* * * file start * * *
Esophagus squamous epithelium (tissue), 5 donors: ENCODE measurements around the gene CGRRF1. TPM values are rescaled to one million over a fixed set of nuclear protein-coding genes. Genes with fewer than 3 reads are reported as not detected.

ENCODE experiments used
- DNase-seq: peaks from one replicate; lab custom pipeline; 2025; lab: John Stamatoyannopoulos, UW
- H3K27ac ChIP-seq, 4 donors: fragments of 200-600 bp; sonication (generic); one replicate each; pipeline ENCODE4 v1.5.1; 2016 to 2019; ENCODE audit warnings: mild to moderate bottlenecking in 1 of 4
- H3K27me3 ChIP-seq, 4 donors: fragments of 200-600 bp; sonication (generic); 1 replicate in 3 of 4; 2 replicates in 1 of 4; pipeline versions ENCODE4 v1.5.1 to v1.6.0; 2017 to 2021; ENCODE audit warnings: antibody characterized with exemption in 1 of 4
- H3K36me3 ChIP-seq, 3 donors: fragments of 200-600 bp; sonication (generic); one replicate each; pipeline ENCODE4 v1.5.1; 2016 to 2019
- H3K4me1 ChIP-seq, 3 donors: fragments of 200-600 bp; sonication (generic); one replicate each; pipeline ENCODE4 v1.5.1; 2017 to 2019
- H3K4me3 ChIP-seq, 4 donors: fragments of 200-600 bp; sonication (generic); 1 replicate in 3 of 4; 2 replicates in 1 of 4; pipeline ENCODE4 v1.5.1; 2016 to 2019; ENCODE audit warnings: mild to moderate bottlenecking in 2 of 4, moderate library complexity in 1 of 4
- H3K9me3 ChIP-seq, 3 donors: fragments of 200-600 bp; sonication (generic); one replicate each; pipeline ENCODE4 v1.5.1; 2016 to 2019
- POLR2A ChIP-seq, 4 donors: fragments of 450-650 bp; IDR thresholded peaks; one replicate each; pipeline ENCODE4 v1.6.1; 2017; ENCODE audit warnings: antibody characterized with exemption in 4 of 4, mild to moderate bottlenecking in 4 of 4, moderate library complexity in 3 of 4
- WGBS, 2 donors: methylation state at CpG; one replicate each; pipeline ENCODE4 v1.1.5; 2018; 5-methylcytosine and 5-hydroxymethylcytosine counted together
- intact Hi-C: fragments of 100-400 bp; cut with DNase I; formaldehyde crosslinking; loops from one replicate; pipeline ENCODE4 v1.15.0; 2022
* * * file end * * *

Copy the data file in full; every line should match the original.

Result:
Esophagus squamous epithelium (tissue), 5 donors: ENCODE measurements around the gene CGRRF1. TPM values are rescaled to one million over a fixed set of nuclear protein-coding genes. Genes with fewer than 3 reads are reported as not detected.

ENCODE experiments used
- DNase-seq: peaks from one replicate; lab custom pipeline; 2025; lab: John Stamatoyannopoulos, UW
- H3K27ac ChIP-seq, 4 donors: fragments of 200-600 bp; sonication (generic); one replicate each; pipeline ENCODE4 v1.5.1; 2016 to 2019; ENCODE audit warnings: mild to moderate bottlenecking in 1 of 4
- H3K27me3 ChIP-seq, 4 donors: fragments of 200-600 bp; sonication (generic); 1 replicate in 3 of 4; 2 replicates in 1 of 4; pipeline versions ENCODE4 v1.5.1 to v1.6.0; 2017 to 2021; ENCODE audit warnings: antibody characterized with exemption in 1 of 4
- H3K36me3 ChIP-seq, 3 donors: fragments of 200-600 bp; sonication (generic); one replicate each; pipeline ENCODE4 v1.5.1; 2016 to 2019
- H3K4me1 ChIP-seq, 3 donors: fragments of 200-600 bp; sonication (generic); one replicate each; pipeline ENCODE4 v1.5.1; 2017 to 2019
- H3K4me3 ChIP-seq, 4 donors: fragments of 200-600 bp; sonication (generic); 1 replicate in 3 of 4; 2 replicates in 1 of 4; pipeline ENCODE4 v1.5.1; 2016 to 2019; ENCODE audit warnings: mild to moderate bottlenecking in 2 of 4, moderate library complexity in 1 of 4
- H3K9me3 ChIP-seq, 3 donors: fragments of 200-600 bp; sonication (generic); one replicate each; pipeline ENCODE4 v1.5.1; 2016 to 2019
- POLR2A ChIP-seq, 4 donors: fragments of 450-650 bp; IDR thresholded peaks; one replicate each; pipeline ENCODE4 v1.6.1; 2017; ENCODE audit warnings: antibody characterized with exemption in 4 of 4, mild to moderate bottlenecking in 4 of 4, moderate library complexity in 3 of 4
- WGBS, 2 donors: methylation state at CpG; one replicate each; pipeline ENCODE4 v1.1.5; 2018; 5-methylcytosine and 5-hydroxymethylcytosine counted together
- intact Hi-C: fragments of 100-400 bp; cut with DNase I; formaldehyde crosslinking; loops from one replicate; pipeline ENCODE4 v1.15.0; 2022